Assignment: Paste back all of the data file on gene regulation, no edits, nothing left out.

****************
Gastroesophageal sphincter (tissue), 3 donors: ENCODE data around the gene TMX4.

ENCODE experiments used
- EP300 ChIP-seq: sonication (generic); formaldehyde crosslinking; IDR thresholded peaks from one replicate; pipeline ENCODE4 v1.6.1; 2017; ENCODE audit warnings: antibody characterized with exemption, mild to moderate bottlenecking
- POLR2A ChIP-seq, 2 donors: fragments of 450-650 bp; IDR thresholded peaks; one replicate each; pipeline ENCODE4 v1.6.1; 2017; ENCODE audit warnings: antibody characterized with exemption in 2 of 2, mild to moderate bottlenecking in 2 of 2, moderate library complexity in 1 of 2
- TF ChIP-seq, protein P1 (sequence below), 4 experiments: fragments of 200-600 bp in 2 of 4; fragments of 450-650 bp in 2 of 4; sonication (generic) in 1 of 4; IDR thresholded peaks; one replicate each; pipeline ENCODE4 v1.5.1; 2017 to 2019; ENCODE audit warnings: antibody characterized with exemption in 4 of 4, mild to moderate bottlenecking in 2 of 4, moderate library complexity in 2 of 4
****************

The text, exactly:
Gastroesophageal sphincter (tissue), 3 donors: ENCODE data around the gene TMX4.

ENCODE experiments used
- EP300 ChIP-seq: sonication (generic); formaldehyde crosslinking; IDR thresholded peaks from one replicate; pipeline ENCODE4 v1.6.1; 2017; ENCODE audit warnings: antibody characterized with exemption, mild to moderate bottlenecking
- POLR2A ChIP-seq, 2 donors: fragments of 450-650 bp; IDR thresholded peaks; one replicate each; pipeline ENCODE4 v1.6.1; 2017; ENCODE audit warnings: antibody characterized with exemption in 2 of 2, mild to moderate bottlenecking in 2 of 2, moderate library complexity in 1 of 2
- TF ChIP-seq, protein P1 (sequence below), 4 experiments: fragments of 200-600 bp in 2 of 4; fragments of 450-650 bp in 2 of 4; sonication (generic) in 1 of 4; IDR thresholded peaks; one replicate each; pipeline ENCODE4 v1.5.1; 2017 to 2019; ENCODE audit warnings: antibody characterized with exemption in 4 of 4, mild to moderate bottlenecking in 2 of 4, moderate library complexity in 2 of 4